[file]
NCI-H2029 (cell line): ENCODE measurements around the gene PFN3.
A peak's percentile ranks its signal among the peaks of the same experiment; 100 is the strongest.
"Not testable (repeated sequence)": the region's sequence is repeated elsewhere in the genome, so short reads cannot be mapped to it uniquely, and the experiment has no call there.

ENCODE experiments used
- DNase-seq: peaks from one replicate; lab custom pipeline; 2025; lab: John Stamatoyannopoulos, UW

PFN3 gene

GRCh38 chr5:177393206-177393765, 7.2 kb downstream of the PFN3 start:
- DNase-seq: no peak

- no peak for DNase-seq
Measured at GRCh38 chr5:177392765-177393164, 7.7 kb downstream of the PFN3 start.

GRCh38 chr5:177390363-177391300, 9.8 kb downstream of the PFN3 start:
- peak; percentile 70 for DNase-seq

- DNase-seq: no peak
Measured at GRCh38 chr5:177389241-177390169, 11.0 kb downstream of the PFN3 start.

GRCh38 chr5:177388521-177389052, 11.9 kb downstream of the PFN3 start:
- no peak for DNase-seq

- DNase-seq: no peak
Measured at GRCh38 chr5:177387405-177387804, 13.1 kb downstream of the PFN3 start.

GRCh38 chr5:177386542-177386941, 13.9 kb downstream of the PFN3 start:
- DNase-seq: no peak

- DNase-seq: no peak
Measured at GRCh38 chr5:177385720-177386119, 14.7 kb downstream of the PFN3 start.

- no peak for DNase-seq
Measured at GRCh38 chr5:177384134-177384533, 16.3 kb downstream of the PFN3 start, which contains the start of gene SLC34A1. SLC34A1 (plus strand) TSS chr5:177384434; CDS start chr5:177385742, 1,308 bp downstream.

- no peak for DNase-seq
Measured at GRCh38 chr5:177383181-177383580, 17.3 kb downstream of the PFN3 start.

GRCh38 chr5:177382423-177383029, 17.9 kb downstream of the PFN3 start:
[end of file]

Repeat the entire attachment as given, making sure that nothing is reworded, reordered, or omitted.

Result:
NCI-H2029 (cell line): ENCODE measurements around the gene PFN3.
A peak's percentile ranks its signal among the peaks of the same experiment; 100 is the strongest.
"Not testable (repeated sequence)": the region's sequence is repeated elsewhere in the genome, so short reads cannot be mapped to it uniquely, and the experiment has no call there.

ENCODE experiments used
- DNase-seq: peaks from one replicate; lab custom pipeline; 2025; lab: John Stamatoyannopoulos, UW

PFN3 gene

GRCh38 chr5:177393206-177393765, 7.2 kb downstream of the PFN3 start:
- DNase-seq: no peak

- no peak for DNase-seq
Measured at GRCh38 chr5:177392765-177393164, 7.7 kb downstream of the PFN3 start.

GRCh38 chr5:177390363-177391300, 9.8 kb downstream of the PFN3 start:
- peak; percentile 70 for DNase-seq

- DNase-seq: no peak
Measured at GRCh38 chr5:177389241-177390169, 11.0 kb downstream of the PFN3 start.

GRCh38 chr5:177388521-177389052, 11.9 kb downstream of the PFN3 start:
- no peak for DNase-seq

- DNase-seq: no peak
Measured at GRCh38 chr5:177387405-177387804, 13.1 kb downstream of the PFN3 start.

GRCh38 chr5:177386542-177386941, 13.9 kb downstream of the PFN3 start:
- DNase-seq: no peak

- DNase-seq: no peak
Measured at GRCh38 chr5:177385720-177386119, 14.7 kb downstream of the PFN3 start.

- no peak for DNase-seq
Measured at GRCh38 chr5:177384134-177384533, 16.3 kb downstream of the PFN3 start, which contains the start of gene SLC34A1. SLC34A1 (plus strand) TSS chr5:177384434; CDS start chr5:177385742, 1,308 bp downstream.

- no peak for DNase-seq
Measured at GRCh38 chr5:177383181-177383580, 17.3 kb downstream of the PFN3 start.

GRCh38 chr5:177382423-177383029, 17.9 kb downstream of the PFN3 start: